LAST week, the Chief Minister’s Office made a police report over a Facebook post which claimed that Sarawak had petitioned Britain’s Queen Elizabeth II for a review of the Malaysia Agreement 1963.
The chief minister’s press secretary Ambrose Cheng, accompanied by political secretaries Buang Bolhassan and Petrus Igat Mathias, lodged the report at the Gita police station in Kuching to deny that Chief Minister Datuk Amar Abang Johari Tun Openg had divulged information to anyone that a petition had been presented to the queen.
“The posting is not true and we leave it to the police and Malaysian Communications and Multimedia Commission to investigate,” Cheng said in a statement.
He was referring to a post by a user named “Aman Shah” claiming that Queen Elizabeth II consented to accept a unanimous petition from the state’s assemblymen that had collected 630,000 signatories. Citing “inside sources” from the Chief Minister’s Office, the post also stated that the lawmakers and state Cabinet had unanimously sought a review of the Malaysia Agreement from the queen, whom it claimed was an “important party” involved in its signing.
Chief political secretary Abdullah Saidol said he supported Cheng’s action in filing the police report because such postings were untrue, frivolous and made with malicious intent.
“This is not an attempt in any way to choke the freedom of speech or expression. We welcome constructive criticism but when there is an attempt to create public chaos and social prejudice, we will not tolerate that.
“Some people may think that such postings in social media should not be taken seriously but we deem it as an attempt to undermine the Chief Minister’s office and position and also an insult to the members of the Sarawak Legislative Assembly,” he said.
Leaving aside the issue of whether or not a police report is necessary in such cases, this incident shows once again how quick people are to believe – and share – what they read on social media.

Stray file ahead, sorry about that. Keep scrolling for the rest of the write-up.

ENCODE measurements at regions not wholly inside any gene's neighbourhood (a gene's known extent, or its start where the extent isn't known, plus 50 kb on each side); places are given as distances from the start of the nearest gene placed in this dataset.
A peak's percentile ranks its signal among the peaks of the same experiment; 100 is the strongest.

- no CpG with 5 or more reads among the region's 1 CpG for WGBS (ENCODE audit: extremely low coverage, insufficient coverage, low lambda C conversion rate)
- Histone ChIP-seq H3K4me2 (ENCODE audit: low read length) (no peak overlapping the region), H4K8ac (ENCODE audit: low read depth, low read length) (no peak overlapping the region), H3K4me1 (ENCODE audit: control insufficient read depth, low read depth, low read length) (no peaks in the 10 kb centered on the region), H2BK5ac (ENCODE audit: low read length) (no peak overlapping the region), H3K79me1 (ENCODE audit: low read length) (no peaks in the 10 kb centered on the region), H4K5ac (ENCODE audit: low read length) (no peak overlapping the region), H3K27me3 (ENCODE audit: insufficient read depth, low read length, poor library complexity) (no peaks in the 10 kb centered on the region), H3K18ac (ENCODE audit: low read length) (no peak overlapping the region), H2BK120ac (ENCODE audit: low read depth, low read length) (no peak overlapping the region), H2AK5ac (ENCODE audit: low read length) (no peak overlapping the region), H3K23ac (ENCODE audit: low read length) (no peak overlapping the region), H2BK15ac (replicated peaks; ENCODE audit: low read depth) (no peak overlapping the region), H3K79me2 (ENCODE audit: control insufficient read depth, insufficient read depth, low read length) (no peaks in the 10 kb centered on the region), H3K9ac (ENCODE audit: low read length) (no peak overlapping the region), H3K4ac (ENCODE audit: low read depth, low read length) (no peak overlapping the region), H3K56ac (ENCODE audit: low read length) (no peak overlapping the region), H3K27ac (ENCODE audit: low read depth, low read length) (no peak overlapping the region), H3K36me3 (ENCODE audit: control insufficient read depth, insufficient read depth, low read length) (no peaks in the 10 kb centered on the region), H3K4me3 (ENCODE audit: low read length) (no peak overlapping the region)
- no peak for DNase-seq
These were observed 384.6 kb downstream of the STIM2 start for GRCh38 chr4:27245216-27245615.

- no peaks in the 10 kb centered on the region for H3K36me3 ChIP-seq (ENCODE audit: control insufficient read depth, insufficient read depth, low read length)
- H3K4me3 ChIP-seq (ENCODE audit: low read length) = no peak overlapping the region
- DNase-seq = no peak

This particular post made some pretty incredible claims, but what’s just as astounding was the reaction to it. Many comments on the post were expressions of support and congratulations for the Sarawak government and asking if the Sabah government will follow suit, some even after the news of the police report was posted in the comment thread.
A number of commenters did question whether the post was true. Some people also pointed out that the photo accompanying the post, which showed the British monarch receiving a document from a man dressed in a black-and-gold baju Melayu and songkok, was actually one of the Brunei High Commissioner presenting his credentials to the queen in November 2014.
The sceptics, however, were the minority. Many people, it appeared, accepted the post unthinkingly at face value – and this is a matter for concern, perhaps even more so than the fake post itself.
After all, fake news isn’t something new and there’s plenty of it out there. The problem is that social media has made it so much easier to spread, coupled with our eagerness in these politically-charged times to believe things which support our preferences and prejudices, that we seem to have lost our ability to think critically and verify whether something is true or not.
Instead of making us smarter, the technology of social media, it seems, is making us more gullible. Certainly it’s making us lazier. It’s easier to click “share” than to take the trouble to do some research and fact-checking about what we’ve just read on Facebook, WhatsApp or Twitter. Some people will re-post something and ask “Is this true?”, expecting someone else to do the legwork. Then there are those who share something “just in case” it’s true. Well, we should be thinking instead that we’d better not share something just in case it’s not true.
Look again at the Facebook post about the petition. A Google image search of the photo used would have shown that it was of the Brunei High Commissioner, thereby raising a red flag about the veracity of the post. Another red flag is that the post did not name any source for the claims it made. Even if it sounded plausible, a further Google search would show that there are no reports by major news organisations about such a petition being presented to the queen. And finally, when questions directly addressed to the original poster about the truth of the post go unanswered, it should deepen our suspicions.
There are actually plenty of articles online about how to spot fake news (funnily enough, these don’t seem to get shared very often!). The best advice I’ve seen is this: “If you have not, will not or cannot confirm a story, do not share it.”
Really, we’d all be doing ourselves a favour by being more discerning about what we read and checking to see whether it is true or not. And really, we don’t have to share everything we read online.
In these times of fake news and “alternative facts”, a commitment to the truth is more important than ever.
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